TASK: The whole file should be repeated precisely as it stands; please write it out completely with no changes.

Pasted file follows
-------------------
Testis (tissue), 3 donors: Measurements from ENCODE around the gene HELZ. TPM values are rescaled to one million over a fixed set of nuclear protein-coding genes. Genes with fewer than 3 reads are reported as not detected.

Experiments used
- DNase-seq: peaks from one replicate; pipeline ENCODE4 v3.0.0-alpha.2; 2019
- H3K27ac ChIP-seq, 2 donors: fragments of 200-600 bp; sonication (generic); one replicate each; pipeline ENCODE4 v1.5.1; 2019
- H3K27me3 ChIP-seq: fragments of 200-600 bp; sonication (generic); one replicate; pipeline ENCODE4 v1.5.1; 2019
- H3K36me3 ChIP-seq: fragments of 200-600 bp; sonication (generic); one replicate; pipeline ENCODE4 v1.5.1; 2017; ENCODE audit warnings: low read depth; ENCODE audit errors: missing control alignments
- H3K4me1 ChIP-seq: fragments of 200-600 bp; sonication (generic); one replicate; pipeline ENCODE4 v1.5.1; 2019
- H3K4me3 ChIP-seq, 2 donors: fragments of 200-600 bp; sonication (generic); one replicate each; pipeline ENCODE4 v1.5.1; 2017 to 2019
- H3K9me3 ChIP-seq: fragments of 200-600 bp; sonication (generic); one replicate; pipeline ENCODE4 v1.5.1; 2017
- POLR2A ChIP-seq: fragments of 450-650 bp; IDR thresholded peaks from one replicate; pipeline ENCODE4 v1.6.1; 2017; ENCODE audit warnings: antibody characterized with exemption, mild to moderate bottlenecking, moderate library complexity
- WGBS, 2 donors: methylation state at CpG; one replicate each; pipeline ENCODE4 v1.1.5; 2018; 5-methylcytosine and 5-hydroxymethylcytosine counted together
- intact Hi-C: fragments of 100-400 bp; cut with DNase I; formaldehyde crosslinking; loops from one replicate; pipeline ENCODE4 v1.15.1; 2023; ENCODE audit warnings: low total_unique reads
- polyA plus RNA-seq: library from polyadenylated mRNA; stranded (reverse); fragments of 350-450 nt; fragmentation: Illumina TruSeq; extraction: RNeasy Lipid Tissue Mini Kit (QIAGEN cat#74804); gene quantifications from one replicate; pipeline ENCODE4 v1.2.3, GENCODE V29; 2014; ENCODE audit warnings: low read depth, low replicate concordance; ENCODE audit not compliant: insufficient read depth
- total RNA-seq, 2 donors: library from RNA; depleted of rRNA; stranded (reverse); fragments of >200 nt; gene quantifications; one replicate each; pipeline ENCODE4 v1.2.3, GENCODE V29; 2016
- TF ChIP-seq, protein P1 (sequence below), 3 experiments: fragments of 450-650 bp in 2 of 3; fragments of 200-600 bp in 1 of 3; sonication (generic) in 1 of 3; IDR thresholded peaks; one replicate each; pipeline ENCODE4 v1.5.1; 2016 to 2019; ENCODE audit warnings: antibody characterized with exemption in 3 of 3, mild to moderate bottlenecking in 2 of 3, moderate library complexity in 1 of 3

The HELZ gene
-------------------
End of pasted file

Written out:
Testis (tissue), 3 donors: Measurements from ENCODE around the gene HELZ. TPM values are rescaled to one million over a fixed set of nuclear protein-coding genes. Genes with fewer than 3 reads are reported as not detected.

Experiments used
- DNase-seq: peaks from one replicate; pipeline ENCODE4 v3.0.0-alpha.2; 2019
- H3K27ac ChIP-seq, 2 donors: fragments of 200-600 bp; sonication (generic); one replicate each; pipeline ENCODE4 v1.5.1; 2019
- H3K27me3 ChIP-seq: fragments of 200-600 bp; sonication (generic); one replicate; pipeline ENCODE4 v1.5.1; 2019
- H3K36me3 ChIP-seq: fragments of 200-600 bp; sonication (generic); one replicate; pipeline ENCODE4 v1.5.1; 2017; ENCODE audit warnings: low read depth; ENCODE audit errors: missing control alignments
- H3K4me1 ChIP-seq: fragments of 200-600 bp; sonication (generic); one replicate; pipeline ENCODE4 v1.5.1; 2019
- H3K4me3 ChIP-seq, 2 donors: fragments of 200-600 bp; sonication (generic); one replicate each; pipeline ENCODE4 v1.5.1; 2017 to 2019
- H3K9me3 ChIP-seq: fragments of 200-600 bp; sonication (generic); one replicate; pipeline ENCODE4 v1.5.1; 2017
- POLR2A ChIP-seq: fragments of 450-650 bp; IDR thresholded peaks from one replicate; pipeline ENCODE4 v1.6.1; 2017; ENCODE audit warnings: antibody characterized with exemption, mild to moderate bottlenecking, moderate library complexity
- WGBS, 2 donors: methylation state at CpG; one replicate each; pipeline ENCODE4 v1.1.5; 2018; 5-methylcytosine and 5-hydroxymethylcytosine counted together
- intact Hi-C: fragments of 100-400 bp; cut with DNase I; formaldehyde crosslinking; loops from one replicate; pipeline ENCODE4 v1.15.1; 2023; ENCODE audit warnings: low total_unique reads
- polyA plus RNA-seq: library from polyadenylated mRNA; stranded (reverse); fragments of 350-450 nt; fragmentation: Illumina TruSeq; extraction: RNeasy Lipid Tissue Mini Kit (QIAGEN cat#74804); gene quantifications from one replicate; pipeline ENCODE4 v1.2.3, GENCODE V29; 2014; ENCODE audit warnings: low read depth, low replicate concordance; ENCODE audit not compliant: insufficient read depth
- total RNA-seq, 2 donors: library from RNA; depleted of rRNA; stranded (reverse); fragments of >200 nt; gene quantifications; one replicate each; pipeline ENCODE4 v1.2.3, GENCODE V29; 2016
- TF ChIP-seq, protein P1 (sequence below), 3 experiments: fragments of 450-650 bp in 2 of 3; fragments of 200-600 bp in 1 of 3; sonication (generic) in 1 of 3; IDR thresholded peaks; one replicate each; pipeline ENCODE4 v1.5.1; 2016 to 2019; ENCODE audit warnings: antibody characterized with exemption in 3 of 3, mild to moderate bottlenecking in 2 of 3, moderate library complexity in 1 of 3

The HELZ gene